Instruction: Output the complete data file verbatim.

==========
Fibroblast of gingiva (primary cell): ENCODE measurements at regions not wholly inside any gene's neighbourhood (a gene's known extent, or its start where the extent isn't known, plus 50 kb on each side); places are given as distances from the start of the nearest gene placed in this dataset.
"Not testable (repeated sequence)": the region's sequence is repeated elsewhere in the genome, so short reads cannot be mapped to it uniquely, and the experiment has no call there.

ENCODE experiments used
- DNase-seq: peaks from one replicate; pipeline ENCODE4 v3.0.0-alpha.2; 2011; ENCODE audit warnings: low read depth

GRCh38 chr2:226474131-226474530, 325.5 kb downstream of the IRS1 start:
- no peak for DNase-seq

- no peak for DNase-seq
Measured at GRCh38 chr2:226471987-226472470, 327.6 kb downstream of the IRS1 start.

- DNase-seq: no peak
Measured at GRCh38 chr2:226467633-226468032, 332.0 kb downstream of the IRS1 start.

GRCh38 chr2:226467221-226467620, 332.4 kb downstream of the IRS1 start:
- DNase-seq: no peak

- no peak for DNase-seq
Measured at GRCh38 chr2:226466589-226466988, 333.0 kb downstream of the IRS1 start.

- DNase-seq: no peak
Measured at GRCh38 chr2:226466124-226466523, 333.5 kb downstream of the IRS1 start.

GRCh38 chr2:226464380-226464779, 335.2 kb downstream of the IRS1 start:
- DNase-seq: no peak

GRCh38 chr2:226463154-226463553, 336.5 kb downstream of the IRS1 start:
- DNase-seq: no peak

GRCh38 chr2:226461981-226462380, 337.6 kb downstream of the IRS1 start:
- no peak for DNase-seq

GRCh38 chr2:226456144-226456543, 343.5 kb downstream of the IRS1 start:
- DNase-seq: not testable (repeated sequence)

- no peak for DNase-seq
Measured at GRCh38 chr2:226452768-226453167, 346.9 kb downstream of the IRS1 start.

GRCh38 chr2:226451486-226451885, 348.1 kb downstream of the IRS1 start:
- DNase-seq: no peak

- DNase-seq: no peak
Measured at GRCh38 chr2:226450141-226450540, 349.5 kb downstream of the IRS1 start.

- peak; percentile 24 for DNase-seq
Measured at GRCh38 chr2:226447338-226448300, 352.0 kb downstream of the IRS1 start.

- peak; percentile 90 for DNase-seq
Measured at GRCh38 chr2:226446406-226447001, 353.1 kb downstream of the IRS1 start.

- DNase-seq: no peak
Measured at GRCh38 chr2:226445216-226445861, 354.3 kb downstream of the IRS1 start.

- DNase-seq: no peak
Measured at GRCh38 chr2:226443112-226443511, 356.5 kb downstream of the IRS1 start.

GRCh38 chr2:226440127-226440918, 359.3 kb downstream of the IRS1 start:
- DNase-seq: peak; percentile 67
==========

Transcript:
Fibroblast of gingiva (primary cell): ENCODE measurements at regions not wholly inside any gene's neighbourhood (a gene's known extent, or its start where the extent isn't known, plus 50 kb on each side); places are given as distances from the start of the nearest gene placed in this dataset.
"Not testable (repeated sequence)": the region's sequence is repeated elsewhere in the genome, so short reads cannot be mapped to it uniquely, and the experiment has no call there.

ENCODE experiments used
- DNase-seq: peaks from one replicate; pipeline ENCODE4 v3.0.0-alpha.2; 2011; ENCODE audit warnings: low read depth

GRCh38 chr2:226474131-226474530, 325.5 kb downstream of the IRS1 start:
- no peak for DNase-seq

- no peak for DNase-seq
Measured at GRCh38 chr2:226471987-226472470, 327.6 kb downstream of the IRS1 start.

- DNase-seq: no peak
Measured at GRCh38 chr2:226467633-226468032, 332.0 kb downstream of the IRS1 start.

GRCh38 chr2:226467221-226467620, 332.4 kb downstream of the IRS1 start:
- DNase-seq: no peak

- no peak for DNase-seq
Measured at GRCh38 chr2:226466589-226466988, 333.0 kb downstream of the IRS1 start.

- DNase-seq: no peak
Measured at GRCh38 chr2:226466124-226466523, 333.5 kb downstream of the IRS1 start.

GRCh38 chr2:226464380-226464779, 335.2 kb downstream of the IRS1 start:
- DNase-seq: no peak

GRCh38 chr2:226463154-226463553, 336.5 kb downstream of the IRS1 start:
- DNase-seq: no peak

GRCh38 chr2:226461981-226462380, 337.6 kb downstream of the IRS1 start:
- no peak for DNase-seq

GRCh38 chr2:226456144-226456543, 343.5 kb downstream of the IRS1 start:
- DNase-seq: not testable (repeated sequence)

- no peak for DNase-seq
Measured at GRCh38 chr2:226452768-226453167, 346.9 kb downstream of the IRS1 start.

GRCh38 chr2:226451486-226451885, 348.1 kb downstream of the IRS1 start:
- DNase-seq: no peak

- DNase-seq: no peak
Measured at GRCh38 chr2:226450141-226450540, 349.5 kb downstream of the IRS1 start.

- peak; percentile 24 for DNase-seq
Measured at GRCh38 chr2:226447338-226448300, 352.0 kb downstream of the IRS1 start.

- peak; percentile 90 for DNase-seq
Measured at GRCh38 chr2:226446406-226447001, 353.1 kb downstream of the IRS1 start.

- DNase-seq: no peak
Measured at GRCh38 chr2:226445216-226445861, 354.3 kb downstream of the IRS1 start.

- DNase-seq: no peak
Measured at GRCh38 chr2:226443112-226443511, 356.5 kb downstream of the IRS1 start.

GRCh38 chr2:226440127-226440918, 359.3 kb downstream of the IRS1 start:
- DNase-seq: peak; percentile 67